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HJ Irmler and Jaki Liebezeit (live at Café OTO)

London 16 June 2015

HJ Irmler and Jaki Liebezeit posterThere is a German proverb which reads, “Jede Leiter fängt mit der untersten Sprosse an und nach der obersten kommt nur noch freier Fall.” We might possibly translate this as, ‘Every ladder begins at the lowest rung, but after the highest the only way is down’. Tonight, the capacity audience packed into a summer-heated Cafe Oto are treated to evidence that miraculously both confirms, and at the same time, gloriously disproves this pithy aphorism of folk wisdom.

It’s like a sardine packers’ outing in here. The only time I’ve ever seen OTO this full before – and with such a palpable sense of fevered anticipation – is awaiting the entry of the Sun Ra Arkestra. And the reason for tonight’s sense of breathless

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Jaki Liebezeit & Holger Mertin – Aksak


Jaki Liebezeit & Holger Mertin - AksakConfusing record, that’s the synopsis. It’s got all the ingredients of a blinder — fully world-class players, uncommon mix of instruments, well recorded and mixed… but it’s lacking a certain something. That something being length.

There’s arguably a problem with Jaki Liebezeit‘s pedigree — Tago Mago‘s one of my favourite records and, obviously, I’d really like to hear a version of that album with an hour-and-a-half mix of “Halleluwah”. It’s a shitty criticism but that’s where I am; I like to hear an idea developed over long periods of time. That doesn’t have to be a solo Carnatic classical percussion but it does seem a bit of a shame to have a drummer of Liebezeit’s calibre limited in the two to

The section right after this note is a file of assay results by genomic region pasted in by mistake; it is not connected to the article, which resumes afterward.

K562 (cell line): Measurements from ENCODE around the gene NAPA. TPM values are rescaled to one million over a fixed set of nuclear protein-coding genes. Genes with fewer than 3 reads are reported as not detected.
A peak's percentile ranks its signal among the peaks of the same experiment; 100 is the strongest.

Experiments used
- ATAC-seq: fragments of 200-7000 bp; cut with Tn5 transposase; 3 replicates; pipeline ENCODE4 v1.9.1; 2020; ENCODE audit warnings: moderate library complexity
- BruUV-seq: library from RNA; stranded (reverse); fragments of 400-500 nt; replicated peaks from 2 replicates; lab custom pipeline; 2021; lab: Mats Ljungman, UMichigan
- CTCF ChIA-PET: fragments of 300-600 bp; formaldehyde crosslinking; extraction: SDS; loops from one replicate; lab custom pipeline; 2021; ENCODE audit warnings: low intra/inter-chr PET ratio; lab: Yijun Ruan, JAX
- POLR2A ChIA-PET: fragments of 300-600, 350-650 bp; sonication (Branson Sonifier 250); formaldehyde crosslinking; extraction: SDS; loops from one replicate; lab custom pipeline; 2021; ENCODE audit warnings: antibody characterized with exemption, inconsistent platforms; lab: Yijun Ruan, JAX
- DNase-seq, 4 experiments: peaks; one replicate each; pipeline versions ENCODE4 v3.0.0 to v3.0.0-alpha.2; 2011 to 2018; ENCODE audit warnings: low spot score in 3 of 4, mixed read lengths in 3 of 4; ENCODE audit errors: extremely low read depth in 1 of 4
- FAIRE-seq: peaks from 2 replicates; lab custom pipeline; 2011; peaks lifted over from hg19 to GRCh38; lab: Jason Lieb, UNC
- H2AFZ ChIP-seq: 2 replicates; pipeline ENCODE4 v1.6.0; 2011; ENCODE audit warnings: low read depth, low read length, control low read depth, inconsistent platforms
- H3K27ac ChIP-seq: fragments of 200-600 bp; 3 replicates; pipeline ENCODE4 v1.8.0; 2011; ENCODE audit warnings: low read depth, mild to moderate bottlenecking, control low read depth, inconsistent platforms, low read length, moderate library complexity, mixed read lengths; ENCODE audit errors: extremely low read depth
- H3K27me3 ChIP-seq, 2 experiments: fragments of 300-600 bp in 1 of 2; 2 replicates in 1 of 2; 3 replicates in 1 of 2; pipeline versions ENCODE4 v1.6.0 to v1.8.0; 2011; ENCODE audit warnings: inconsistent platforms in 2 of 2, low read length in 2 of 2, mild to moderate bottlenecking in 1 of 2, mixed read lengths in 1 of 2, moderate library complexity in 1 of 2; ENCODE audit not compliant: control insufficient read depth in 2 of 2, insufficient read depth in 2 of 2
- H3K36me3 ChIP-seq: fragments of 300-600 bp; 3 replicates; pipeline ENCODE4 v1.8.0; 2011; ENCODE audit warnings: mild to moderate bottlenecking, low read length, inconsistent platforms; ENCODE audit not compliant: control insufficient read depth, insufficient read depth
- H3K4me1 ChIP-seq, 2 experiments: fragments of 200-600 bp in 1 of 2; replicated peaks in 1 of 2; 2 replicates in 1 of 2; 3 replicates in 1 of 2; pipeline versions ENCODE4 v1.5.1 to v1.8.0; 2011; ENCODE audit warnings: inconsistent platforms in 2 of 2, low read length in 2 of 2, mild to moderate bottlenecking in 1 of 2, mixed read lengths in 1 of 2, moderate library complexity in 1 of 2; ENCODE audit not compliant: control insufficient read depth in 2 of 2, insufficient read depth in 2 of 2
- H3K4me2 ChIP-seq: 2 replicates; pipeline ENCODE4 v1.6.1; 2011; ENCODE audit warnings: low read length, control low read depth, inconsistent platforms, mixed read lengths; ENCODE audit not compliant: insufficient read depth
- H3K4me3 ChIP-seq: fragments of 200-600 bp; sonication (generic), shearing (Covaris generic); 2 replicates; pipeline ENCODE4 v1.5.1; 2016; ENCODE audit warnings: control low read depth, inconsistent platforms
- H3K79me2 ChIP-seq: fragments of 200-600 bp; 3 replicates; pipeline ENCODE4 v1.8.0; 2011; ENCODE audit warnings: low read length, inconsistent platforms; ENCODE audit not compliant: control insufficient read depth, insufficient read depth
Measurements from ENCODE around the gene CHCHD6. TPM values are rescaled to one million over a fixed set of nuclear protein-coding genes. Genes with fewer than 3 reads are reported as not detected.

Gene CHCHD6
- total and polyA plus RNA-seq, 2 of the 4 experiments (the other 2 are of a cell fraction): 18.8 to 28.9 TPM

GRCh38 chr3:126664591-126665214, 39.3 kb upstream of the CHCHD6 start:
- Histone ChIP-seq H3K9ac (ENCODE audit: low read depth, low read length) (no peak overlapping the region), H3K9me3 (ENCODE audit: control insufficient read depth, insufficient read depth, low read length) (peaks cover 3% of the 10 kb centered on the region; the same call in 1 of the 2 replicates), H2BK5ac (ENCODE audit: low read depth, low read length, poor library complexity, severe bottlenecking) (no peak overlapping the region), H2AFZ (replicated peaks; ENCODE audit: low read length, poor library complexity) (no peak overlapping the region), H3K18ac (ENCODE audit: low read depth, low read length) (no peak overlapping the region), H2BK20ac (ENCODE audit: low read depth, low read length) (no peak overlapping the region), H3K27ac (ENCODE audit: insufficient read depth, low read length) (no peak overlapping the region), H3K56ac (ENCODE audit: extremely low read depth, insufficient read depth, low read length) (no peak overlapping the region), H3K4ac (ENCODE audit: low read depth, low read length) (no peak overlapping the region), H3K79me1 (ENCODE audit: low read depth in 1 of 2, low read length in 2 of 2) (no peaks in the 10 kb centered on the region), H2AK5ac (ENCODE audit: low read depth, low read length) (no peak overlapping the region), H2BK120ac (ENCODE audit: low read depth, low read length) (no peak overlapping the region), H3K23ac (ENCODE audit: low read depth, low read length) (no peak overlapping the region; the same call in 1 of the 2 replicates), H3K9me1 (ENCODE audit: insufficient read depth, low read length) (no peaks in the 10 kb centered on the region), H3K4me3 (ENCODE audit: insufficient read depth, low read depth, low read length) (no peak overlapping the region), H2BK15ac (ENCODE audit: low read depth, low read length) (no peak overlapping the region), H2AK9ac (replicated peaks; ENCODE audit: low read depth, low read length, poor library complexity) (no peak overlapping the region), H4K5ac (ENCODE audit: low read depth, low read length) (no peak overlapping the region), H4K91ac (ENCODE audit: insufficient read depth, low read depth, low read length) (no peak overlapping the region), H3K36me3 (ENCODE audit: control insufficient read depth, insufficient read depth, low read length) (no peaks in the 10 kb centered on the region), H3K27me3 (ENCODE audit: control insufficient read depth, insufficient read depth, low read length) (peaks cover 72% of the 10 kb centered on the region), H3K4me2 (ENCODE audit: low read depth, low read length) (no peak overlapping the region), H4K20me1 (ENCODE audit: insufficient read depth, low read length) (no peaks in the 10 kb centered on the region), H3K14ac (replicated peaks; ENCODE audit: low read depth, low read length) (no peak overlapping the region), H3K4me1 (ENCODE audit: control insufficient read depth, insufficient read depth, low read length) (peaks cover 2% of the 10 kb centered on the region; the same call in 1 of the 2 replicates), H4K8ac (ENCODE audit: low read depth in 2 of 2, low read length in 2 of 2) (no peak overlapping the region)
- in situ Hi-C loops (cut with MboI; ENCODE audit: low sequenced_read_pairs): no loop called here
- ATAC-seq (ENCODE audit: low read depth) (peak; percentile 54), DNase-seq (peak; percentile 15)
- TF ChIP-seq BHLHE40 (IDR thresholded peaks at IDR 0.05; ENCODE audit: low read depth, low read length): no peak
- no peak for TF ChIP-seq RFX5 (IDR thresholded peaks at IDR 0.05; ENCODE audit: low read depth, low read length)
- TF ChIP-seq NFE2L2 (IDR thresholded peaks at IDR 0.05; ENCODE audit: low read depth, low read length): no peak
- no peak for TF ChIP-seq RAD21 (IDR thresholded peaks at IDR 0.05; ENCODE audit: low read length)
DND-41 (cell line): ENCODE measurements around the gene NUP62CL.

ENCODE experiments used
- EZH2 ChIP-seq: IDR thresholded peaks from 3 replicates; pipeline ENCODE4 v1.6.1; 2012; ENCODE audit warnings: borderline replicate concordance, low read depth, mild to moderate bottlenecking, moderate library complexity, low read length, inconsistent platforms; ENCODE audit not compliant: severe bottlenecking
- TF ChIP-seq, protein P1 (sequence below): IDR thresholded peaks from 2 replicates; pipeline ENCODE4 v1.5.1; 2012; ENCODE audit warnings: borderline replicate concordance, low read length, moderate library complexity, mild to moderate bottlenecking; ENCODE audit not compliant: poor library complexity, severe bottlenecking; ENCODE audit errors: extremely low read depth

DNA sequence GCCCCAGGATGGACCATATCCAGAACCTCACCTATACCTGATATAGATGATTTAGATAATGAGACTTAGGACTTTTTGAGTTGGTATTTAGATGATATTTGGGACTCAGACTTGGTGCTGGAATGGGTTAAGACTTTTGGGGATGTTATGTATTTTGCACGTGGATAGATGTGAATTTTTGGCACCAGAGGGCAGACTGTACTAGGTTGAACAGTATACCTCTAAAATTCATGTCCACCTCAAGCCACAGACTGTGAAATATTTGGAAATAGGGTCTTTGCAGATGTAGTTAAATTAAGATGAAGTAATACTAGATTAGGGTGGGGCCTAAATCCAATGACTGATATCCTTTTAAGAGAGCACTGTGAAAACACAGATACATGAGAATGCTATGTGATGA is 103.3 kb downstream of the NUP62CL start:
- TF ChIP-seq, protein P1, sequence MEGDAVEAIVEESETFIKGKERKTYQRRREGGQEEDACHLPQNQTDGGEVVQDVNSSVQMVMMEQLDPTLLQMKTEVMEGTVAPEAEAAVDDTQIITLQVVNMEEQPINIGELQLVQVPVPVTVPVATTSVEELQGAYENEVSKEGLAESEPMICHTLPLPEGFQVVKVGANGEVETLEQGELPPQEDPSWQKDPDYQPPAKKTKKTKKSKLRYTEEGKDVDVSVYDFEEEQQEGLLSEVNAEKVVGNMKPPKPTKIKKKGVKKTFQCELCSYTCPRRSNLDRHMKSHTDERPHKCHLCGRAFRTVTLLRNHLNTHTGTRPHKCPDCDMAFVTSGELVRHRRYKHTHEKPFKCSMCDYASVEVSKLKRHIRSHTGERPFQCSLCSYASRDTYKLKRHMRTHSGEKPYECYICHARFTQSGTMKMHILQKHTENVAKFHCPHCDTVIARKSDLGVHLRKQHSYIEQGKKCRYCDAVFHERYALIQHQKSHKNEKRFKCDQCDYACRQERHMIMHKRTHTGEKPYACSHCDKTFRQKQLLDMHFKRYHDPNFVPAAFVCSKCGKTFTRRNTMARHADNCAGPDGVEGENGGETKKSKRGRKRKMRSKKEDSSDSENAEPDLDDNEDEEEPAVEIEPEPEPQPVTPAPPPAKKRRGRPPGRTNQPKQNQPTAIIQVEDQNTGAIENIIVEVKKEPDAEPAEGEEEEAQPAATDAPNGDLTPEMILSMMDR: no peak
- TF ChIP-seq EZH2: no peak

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Jah Wobble/Jaki Liebezeit/Pole/Burnt Friedman (live)

The Wobble EnsembeQueen Elizabeth Hall, South Bank Centre, London 28 March 2001

Tonight’s Wire Session Live promises to present a few intriguing collaborations, and first up on the scene are Jaki Liebezeit and Burnt Friedman. The latter’s usual live minidisc setup is enhanced with a Korg analogue synth and another keyboard, from which he produces a series of smooth, almost liquidly funky electronic rhythms and grooves. With the added input of Liebezeit’s spare yet enveloping drumming, the short set they work through occasionally sparkles, sometimes wanders but is never dull by any stretch. The combination is almost exquisite, thanks to the percussive dexterity and the smartly-programmed and played electronics. Together they build short but hypnotic stretches of sinuous music out of deceptively simple arrangements, played by two master musicians of differing generations of innovation who are clearly enjoying themselves, as are the spellbound

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